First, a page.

When comparing different types of leaders, it is clear that often times people respond better to individuals that treat them with respect and kindness, rather than leading with an iron fist. The saying that you can “attract more honey with bees than vinegar” is a concept that is relevant anywhere in many facets in life, and especially within the realm of the workplace. Dr. Travis Bradberry, author of the bestselling book “Emotional Intelligence 2.0”, explores a range of habits that effective leaders use by engaging best practices that focus on emotional and social awareness.
1. The Power of Personal Connections
Even if it may seem implied, likable leaders have the tendency to communicate with people in way that makes the other person feel as if he/she is the only one in the room. When leaders make an effort to engage with his/her employee by treating said person like another person rather than a subordinate, it can leave the conversation on a positive note.
2. Humbleness is Key
Noticing arrogance in anyone is an uncomfortable experience, especially if that person is someone you report to. With this in mind, leaders are more well-liked when they don’t brag about their accomplishments in conversation or remind you constantly of the fact they’re super successful. Sometimes when a leader is arrogant it can create an emotional environment where he/she is deemed not only unapproachable, but also unlikable due to subtle verbal cues that the other person can clearly pick up on.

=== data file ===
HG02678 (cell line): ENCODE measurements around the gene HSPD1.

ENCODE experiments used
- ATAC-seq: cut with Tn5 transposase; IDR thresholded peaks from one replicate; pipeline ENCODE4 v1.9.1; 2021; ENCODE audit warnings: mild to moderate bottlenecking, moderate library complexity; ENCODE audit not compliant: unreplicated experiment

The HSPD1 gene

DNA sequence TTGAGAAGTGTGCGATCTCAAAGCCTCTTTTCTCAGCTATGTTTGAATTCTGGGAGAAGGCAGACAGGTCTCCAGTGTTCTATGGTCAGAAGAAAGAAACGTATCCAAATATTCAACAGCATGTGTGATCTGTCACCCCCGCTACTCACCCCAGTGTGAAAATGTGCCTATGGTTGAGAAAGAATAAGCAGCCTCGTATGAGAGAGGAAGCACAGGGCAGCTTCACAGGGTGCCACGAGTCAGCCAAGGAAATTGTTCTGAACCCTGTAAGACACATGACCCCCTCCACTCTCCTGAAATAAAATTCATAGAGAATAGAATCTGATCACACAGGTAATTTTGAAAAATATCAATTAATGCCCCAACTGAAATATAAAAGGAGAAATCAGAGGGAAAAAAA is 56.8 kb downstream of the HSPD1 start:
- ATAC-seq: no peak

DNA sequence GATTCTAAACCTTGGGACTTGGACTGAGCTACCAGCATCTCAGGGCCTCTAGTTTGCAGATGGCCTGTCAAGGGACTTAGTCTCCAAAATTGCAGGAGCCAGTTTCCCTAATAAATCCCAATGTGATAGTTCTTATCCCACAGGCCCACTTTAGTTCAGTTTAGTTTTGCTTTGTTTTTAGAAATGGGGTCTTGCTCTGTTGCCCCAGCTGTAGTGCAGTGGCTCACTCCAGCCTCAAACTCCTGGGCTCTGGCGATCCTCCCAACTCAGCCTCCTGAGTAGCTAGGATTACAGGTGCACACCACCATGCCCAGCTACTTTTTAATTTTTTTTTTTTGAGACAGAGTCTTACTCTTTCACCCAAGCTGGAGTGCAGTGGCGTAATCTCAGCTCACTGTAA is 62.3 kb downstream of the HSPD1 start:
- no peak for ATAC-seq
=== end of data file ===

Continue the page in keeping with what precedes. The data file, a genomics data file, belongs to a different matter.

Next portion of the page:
How you say things can truly affect people and the working relationship that you both share. It never hurt for a personable leader to give a few words of encouragement or nicely phrase ways an employee can improve a certain skill set without being negative or hurtful. By simply phrasing a certain failure or mishap as a hopeful opportunity for improvement or a learning experience, employees can therefore view situations like these from a different perspective.
4. Noticing Potential
Understanding and appreciating employees who demonstrate certain skills or have a strong work ethic is essential when becoming an effective, personable leader. When a leader notices qualities in an employee and makes an effort to improve those skills by nurturing them for the betterment of the company, basically everyone wins.
5. Reading people
Personable leaders usually pick up on linguistic cues such as tone, facial expression and body language to truly understand how/why their employees are feeling about different situations. In this sense, they use high social awareness to essentially put themselves in their employees shoes.